Tuesday, January 27, 2009

"We're all mad here..." - Lewis Carroll

Someone recently told me there is a fine line between being aggravated and being mad. I have found this to be untrue. Being aggravated is far worse. It’s an indecisive emotion. I’m not mad, but something is bothering me, something or someone is getting under my skin. If I am mad, I am angry or enraged. I am ready to take action. I am out for the kill. When I am aggravated, I just don’t know what to do.

I am aggravated now. I don’t have a good reason to be mad, but I’m not happy with the things that are going on. I don’t like to leave things up in the air. I want to make a decision. There has to be something specific to make me mad. When I’m aggravated it could be any number of small things. I go through these things repeatedly in my head, examining, probing, groping for something -just one little thing- to make me decide once and for all that I am PISSED THE FRAG OFF! The more I think about these things, the more muddled my mind becomes, and I just end up all that much more aggravated!

What is much worse than being aggravated with a situation is being aggravated with a person. Try telling a living breathing human being all the little things that have you aggravated. Of course, these things do not bother the other person nor are they even thinking about them! (You know they are no matter what they say!) Not only do you sound like a stark raving lunatic ready for a room at Bedlam, but in the end, you doubt your take situation and add to your indecision as well!

I suppose I have no choice but to keep being indecisively aggravated. If I tell him these things, I sound foolish. I keep them to myself and they fester. In the end, being aggravated drives you mad. For the love of God, I wish he would just piss me off! (Does it surprise anyone that I am aggravated with a man?)

These are just my thoughts. Laugh at them; make fun of me, whatever you want. I keep a blog to write about the things that make up my life. This is one of them. Maybe nothing I have said here fits the ‘dictionary meaning’ of these terms. If you have ever had an emotion in your life, you know that Webster’s opinions do not apply here!

Wednesday, January 21, 2009


Trust is a minor word for a major part of life. There seem to be two types. The type you are born with for your parents, family and caregivers that can be either nurtured or shattered, and the kind for the rest of the world that has to be earned. I argue that we have the former because we don’t know any better and really have no choice.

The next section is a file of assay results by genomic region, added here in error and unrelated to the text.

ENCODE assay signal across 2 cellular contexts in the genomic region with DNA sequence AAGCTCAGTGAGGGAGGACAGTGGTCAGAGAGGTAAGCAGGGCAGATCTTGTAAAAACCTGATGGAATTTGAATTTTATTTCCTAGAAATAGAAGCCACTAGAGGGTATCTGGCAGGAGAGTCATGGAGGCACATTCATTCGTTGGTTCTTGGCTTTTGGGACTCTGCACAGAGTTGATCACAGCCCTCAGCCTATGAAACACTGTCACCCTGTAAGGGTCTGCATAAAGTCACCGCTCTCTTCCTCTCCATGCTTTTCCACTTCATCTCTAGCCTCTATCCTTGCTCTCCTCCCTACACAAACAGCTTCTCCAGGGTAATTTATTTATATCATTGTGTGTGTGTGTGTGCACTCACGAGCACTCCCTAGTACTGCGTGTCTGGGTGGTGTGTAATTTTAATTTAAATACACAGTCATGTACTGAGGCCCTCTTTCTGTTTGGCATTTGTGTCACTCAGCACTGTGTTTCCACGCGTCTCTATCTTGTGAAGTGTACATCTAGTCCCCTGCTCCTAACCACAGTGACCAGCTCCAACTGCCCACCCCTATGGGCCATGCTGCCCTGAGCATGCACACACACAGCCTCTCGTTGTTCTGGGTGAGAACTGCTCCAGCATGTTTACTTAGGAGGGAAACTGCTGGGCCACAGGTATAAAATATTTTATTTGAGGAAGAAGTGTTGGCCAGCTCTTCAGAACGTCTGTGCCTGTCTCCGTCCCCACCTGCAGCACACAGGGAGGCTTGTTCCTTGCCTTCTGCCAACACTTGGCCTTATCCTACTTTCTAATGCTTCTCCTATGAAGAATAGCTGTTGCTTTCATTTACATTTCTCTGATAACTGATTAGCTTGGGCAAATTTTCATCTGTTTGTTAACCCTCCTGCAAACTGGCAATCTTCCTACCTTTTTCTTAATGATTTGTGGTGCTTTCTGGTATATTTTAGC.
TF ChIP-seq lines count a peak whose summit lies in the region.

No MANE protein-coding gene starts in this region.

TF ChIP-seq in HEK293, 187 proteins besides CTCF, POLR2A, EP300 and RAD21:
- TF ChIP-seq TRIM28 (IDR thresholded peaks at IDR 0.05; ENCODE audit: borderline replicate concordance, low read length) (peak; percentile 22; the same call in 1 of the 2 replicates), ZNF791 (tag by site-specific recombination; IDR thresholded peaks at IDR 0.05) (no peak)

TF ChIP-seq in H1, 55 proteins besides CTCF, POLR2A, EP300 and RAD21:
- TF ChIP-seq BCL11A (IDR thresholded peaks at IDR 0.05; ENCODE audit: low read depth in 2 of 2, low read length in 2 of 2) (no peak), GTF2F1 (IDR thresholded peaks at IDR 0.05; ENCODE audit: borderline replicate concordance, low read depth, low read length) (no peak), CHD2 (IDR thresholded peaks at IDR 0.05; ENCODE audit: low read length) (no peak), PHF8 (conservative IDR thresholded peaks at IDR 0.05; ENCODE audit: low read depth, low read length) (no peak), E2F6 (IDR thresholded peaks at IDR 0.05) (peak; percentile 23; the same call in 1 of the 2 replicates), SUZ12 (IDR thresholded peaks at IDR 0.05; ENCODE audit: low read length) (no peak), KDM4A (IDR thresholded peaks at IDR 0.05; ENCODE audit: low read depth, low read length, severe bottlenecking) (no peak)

In my life trust has been given to, earned by, and shattered by more people than I care to count. My ex-husband violated my trust on a daily basis. He seemed to lie for no apparent reason about trivial things and at one point told me he liked to feel like he was getting away with something. In the beginning, he regained my trust on multiple occasions, but mostly because I wanted to trust him. In the end, he violated it so badly that I was not mentally capable of trusting him again, no matter how much I wanted to.

It doesn’t always take something major to make a person lose trust in someone else; rather it is the culmination of smaller things. A person says they will call and they don’t. A person says they will be there at a certain time and they aren’t. Someone tells you that he or she will help you with something, bring you something, do something, and when you are let down repeatedly, you lose trust in that person. At some point or another, my trust in 95% of the people in my life has been challenged. I have done the same to others and I have been fortunate enough to be forgiven and have a chance to rebuild that sacred bond.

Trust is such a fragile thing. Once it is lost, there is a chance that it will be impossible to regain. It’s like whittling a piece of stove wood. Every piece whittled away makes it weaker until it falls apart and nothing is left. You can’t put it back together. All you can do is hope for a new piece.

Tuesday, January 13, 2009

Vaya Con Dios!

His name was Jim. Vincent James Englehart was his name, to be correct. I was a new nurse. He scared everyone else out of his room. Nurses that had been there for thirty days or thirty years; I was accused of turning him against nurses who had been there far longer than I had. Maybe I was new enough to understand him, or maybe I just didn’t know any better. For better or for worse, Jim and I became fast friends. All I did was listen to what he said.